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Feature Article: The Nature of Certainty

In my careers as a school teacher and flight instructor I have developed student classifications that appear universal. There are students who make things happen; there are students who watch things happen; and, there are students who wonder what happened.

Flying is not a good place for the last category student. To the extent that a student is not self-prepared or tutored into a maneuver the maneuver will cause a constant state of wonderment. It is a fortunate student who has sufficient awareness to recognize his state of wonderment as a requirement for a series of questions. The wondering student needs to study learn and question his way out of that wondering state. Having comprehensive study materials and a question/answer forum such as recreation.aviation.student on the internet can best do this. Just studying for the test is NOT the way to go.

In some flight situation there is value in watching, but only if you are knowing what to watch. In making turns, you are watching the horizon and the nose relationship. In fact, most maneuvers require that you watch what is happening to the nose in relation to the horizon. The sooner these relationships are imprinted in your visual perception, the better. Keeping it there is the next step of the watching process. The ingrained desire to 'see' below the nose must be overcome if the 'watching' student expects to benefit when he moves into the 'makes things happen' phase.

The best phase of learning and instruction in flying is the process of making things happen. This 'making' includes mistakes. The opportunity to make your own mistakes is of major importance. The opportunity to do something correctly is nice but the making of a mistake is a learning experience of unequaled value. Recognition of a mistake is part of the learning experience. A spiral descent is an example as is a wing drop during a stall. The process of making things happen either correctly or incorrectly is not left totally up to the student. The instructor creates situations as learning experiences. Distractions, for example. The instructor who allows a student to perpetuate an unsafe procedure is incompetent at least in that area.

There are teachers (instructors) who from even limited experience seem to be all knowing about all things. There is considerably more to instructing than just being able to fly the plane through a particular maneuver. The 'watching' student will partially benefit but the instructions must include where to look and for what. If this, 'where to look and for what', was not included in the pre-lesson overview then it occurs in the cockpit. The cockpit is a relatively poor place to provide instruction. The poorest examples of such instruction I have noted over the years is when the instructor accepts and perpetuates a student's perception of safety when it is less than the optimum. An example, is when a recent private pilot flew me four miles from takeoff before reaching 1000' AGL. She wanted to see where she was going. All turns were at 15-degree banks or less so she could see under the wing better. (C-150) We only made one flight. She went with an instructor who accepted her way of doing things. Not the first time for me nor the last.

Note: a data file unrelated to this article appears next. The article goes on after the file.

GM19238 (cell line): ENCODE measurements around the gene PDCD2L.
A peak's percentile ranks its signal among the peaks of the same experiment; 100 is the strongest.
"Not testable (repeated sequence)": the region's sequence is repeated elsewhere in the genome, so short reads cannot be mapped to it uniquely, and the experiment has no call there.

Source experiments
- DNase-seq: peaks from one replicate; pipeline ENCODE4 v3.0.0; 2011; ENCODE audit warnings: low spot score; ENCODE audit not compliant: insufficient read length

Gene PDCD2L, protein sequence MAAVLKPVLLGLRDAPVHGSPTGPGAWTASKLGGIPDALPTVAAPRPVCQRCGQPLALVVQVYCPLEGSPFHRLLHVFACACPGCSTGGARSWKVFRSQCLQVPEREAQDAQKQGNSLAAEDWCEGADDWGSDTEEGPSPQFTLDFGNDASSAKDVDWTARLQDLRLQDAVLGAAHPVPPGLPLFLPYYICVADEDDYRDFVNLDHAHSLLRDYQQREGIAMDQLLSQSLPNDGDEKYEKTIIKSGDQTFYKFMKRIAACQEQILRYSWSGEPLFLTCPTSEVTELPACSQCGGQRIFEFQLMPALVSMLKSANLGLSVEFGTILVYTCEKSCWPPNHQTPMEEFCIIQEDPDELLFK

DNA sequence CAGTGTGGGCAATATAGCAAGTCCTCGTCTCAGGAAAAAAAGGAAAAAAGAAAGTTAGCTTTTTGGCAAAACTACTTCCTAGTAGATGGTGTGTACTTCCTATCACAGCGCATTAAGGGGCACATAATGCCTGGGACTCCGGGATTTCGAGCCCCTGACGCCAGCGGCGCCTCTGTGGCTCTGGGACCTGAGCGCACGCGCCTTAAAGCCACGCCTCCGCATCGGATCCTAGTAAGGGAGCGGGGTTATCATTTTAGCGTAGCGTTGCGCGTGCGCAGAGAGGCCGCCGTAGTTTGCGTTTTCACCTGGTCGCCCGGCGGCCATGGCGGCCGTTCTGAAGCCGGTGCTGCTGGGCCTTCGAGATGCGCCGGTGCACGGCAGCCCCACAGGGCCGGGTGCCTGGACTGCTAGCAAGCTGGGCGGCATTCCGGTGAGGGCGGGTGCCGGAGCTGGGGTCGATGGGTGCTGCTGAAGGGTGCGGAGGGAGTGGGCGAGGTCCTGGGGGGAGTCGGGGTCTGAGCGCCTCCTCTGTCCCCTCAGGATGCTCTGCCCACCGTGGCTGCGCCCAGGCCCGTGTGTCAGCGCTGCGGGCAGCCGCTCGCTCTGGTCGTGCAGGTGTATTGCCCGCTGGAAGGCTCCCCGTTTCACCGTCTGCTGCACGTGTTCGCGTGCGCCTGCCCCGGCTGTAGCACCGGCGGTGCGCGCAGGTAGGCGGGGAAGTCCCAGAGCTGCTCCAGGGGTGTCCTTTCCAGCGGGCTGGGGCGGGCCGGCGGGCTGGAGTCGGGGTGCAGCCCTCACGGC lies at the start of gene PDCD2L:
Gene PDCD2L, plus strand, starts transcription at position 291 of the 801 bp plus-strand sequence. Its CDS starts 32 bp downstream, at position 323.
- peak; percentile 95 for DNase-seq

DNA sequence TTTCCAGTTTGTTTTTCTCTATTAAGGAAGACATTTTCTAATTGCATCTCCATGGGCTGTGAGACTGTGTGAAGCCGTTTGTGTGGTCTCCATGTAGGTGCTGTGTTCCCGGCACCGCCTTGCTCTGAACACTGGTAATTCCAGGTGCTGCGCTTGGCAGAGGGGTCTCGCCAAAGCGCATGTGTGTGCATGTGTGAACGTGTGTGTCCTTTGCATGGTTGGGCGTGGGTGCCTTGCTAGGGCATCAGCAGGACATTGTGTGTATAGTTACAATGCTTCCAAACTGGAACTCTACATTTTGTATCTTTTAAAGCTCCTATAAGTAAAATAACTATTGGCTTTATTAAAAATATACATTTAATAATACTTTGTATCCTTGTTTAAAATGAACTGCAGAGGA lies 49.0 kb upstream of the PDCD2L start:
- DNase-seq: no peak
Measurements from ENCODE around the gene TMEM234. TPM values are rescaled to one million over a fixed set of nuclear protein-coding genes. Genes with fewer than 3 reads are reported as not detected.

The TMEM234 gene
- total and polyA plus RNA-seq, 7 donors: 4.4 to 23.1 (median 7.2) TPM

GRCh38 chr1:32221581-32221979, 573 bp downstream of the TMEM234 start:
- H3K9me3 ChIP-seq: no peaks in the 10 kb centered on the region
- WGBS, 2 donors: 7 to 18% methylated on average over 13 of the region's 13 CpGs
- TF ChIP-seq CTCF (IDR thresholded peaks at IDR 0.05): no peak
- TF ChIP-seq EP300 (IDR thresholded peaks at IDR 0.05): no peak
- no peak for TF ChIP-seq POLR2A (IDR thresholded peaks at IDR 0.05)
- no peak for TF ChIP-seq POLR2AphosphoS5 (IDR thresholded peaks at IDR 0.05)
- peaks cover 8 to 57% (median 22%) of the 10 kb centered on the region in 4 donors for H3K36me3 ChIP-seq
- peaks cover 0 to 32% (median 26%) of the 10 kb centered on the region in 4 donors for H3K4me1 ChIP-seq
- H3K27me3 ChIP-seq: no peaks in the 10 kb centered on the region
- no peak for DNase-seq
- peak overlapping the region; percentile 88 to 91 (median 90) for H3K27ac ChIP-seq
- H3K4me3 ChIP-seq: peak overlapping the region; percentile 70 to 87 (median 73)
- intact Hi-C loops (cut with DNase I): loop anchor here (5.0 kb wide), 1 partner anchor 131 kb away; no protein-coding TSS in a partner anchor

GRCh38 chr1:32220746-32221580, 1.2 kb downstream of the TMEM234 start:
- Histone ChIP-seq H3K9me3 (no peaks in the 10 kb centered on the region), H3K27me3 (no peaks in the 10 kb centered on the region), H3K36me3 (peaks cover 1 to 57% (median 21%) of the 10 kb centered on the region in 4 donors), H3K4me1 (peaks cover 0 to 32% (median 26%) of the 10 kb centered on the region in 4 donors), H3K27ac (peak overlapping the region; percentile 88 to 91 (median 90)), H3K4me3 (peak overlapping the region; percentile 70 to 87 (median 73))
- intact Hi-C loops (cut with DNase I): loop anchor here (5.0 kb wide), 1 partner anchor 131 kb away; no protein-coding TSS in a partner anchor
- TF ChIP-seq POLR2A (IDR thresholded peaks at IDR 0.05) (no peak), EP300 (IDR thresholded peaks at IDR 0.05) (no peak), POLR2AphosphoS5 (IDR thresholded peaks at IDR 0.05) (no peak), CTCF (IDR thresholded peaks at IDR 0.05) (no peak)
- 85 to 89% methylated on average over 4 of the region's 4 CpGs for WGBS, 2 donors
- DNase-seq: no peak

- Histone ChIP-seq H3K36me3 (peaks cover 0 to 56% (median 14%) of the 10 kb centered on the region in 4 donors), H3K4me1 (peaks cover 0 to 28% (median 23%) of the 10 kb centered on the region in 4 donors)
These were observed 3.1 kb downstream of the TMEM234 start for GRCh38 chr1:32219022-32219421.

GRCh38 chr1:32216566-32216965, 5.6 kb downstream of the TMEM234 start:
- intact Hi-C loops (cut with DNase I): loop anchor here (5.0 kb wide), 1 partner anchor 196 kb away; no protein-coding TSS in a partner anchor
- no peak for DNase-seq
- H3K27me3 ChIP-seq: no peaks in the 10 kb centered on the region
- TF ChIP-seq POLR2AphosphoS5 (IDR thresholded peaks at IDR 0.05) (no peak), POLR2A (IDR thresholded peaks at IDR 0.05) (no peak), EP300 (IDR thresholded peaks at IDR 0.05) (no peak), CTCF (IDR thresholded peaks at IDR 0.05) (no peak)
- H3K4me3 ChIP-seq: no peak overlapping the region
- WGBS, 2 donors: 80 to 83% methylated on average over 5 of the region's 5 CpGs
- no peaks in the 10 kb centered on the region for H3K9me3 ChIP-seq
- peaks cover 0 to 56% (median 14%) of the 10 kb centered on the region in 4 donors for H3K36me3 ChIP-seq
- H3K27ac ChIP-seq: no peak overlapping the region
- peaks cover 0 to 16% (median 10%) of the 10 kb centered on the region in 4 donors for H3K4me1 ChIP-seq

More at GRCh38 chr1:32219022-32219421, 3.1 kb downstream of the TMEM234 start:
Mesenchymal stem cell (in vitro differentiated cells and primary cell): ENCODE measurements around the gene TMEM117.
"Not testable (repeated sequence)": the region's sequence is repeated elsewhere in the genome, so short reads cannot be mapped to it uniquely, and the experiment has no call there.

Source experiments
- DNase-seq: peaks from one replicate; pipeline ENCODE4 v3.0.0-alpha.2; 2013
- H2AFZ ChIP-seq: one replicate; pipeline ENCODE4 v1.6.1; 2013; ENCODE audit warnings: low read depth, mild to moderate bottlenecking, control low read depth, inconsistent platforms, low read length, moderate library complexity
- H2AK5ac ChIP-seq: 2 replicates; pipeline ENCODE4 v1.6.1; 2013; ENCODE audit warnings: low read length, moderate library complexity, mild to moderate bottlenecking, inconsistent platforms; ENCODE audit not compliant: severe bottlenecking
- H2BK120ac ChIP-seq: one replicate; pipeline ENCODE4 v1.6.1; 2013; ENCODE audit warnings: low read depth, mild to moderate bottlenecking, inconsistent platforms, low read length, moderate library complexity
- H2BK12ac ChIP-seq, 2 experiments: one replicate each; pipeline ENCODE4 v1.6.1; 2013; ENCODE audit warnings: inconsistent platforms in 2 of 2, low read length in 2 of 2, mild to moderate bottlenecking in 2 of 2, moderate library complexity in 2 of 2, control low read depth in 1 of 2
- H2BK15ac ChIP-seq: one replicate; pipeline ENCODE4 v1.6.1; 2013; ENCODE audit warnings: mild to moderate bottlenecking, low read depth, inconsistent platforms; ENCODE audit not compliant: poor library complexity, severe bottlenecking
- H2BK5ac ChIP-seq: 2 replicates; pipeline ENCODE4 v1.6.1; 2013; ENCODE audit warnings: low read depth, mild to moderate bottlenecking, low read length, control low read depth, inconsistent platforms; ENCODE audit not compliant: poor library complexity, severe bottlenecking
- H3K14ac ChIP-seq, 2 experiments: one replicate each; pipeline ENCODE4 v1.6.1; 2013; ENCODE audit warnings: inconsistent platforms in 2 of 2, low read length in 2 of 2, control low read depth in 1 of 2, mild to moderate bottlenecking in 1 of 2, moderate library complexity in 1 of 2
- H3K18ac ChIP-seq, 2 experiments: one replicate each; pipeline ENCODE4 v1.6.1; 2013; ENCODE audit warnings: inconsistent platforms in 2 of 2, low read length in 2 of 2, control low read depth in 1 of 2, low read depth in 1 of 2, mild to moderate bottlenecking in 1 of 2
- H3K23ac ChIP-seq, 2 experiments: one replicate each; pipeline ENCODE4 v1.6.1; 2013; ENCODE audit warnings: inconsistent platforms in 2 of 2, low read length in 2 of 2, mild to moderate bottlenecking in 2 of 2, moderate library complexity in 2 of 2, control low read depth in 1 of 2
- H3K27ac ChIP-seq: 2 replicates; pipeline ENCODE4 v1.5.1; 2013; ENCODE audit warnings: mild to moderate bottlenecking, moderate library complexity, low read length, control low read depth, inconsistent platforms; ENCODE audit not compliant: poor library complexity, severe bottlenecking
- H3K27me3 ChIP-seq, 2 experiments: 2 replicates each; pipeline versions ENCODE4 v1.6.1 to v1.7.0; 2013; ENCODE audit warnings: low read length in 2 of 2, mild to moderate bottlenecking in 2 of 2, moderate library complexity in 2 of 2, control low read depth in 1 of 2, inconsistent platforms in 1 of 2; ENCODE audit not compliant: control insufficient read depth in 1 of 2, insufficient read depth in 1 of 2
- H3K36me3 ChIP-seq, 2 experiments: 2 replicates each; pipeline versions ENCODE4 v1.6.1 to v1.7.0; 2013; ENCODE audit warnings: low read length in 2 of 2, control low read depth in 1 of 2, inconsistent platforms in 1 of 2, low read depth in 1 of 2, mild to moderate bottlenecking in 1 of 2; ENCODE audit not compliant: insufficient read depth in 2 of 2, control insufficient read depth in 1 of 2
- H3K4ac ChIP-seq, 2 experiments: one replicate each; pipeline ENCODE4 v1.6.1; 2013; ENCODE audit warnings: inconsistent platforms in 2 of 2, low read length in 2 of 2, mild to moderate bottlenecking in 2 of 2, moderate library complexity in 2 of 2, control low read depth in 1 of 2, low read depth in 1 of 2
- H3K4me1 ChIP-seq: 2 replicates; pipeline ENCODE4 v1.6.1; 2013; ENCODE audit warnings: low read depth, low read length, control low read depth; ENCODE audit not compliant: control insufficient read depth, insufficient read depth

Poor instruction is perpetuated but so is good instruction. The normal tendency is for the instructor to teach the way he was taught. I once knew a flight instructor who perpetuated three 'generations' of flight instructors whose students consistently failed to flare to keep the nose wheel from making initial contact. Numerous collapsed nose struts and propeller strikes were the result of this one 'old-timer'. The students loved these instructors because they could always see the runway on landing. The maintenance shops always recommended these instructors. The more the teacher (instructor) knows the less certain he is that there is only one 'correct' (profitable) solution for any performance.

Advice can be right, wrong, conditional, dangerous, incomplete, misleading, universal, or limited in scope and application. Giving dangerous advice, even with a disclaimer is quite hazardous when the recipient has no way to discriminate or associate the advice in a meaningful context. Giving wrong advice can lead to fatal results when associated with flying. If in the giving of advice, you must include a disclaimer of any sort, it is better to refrain or at least to pose it as a question.


Last Modified September 25, ©2016 TAGE.COM

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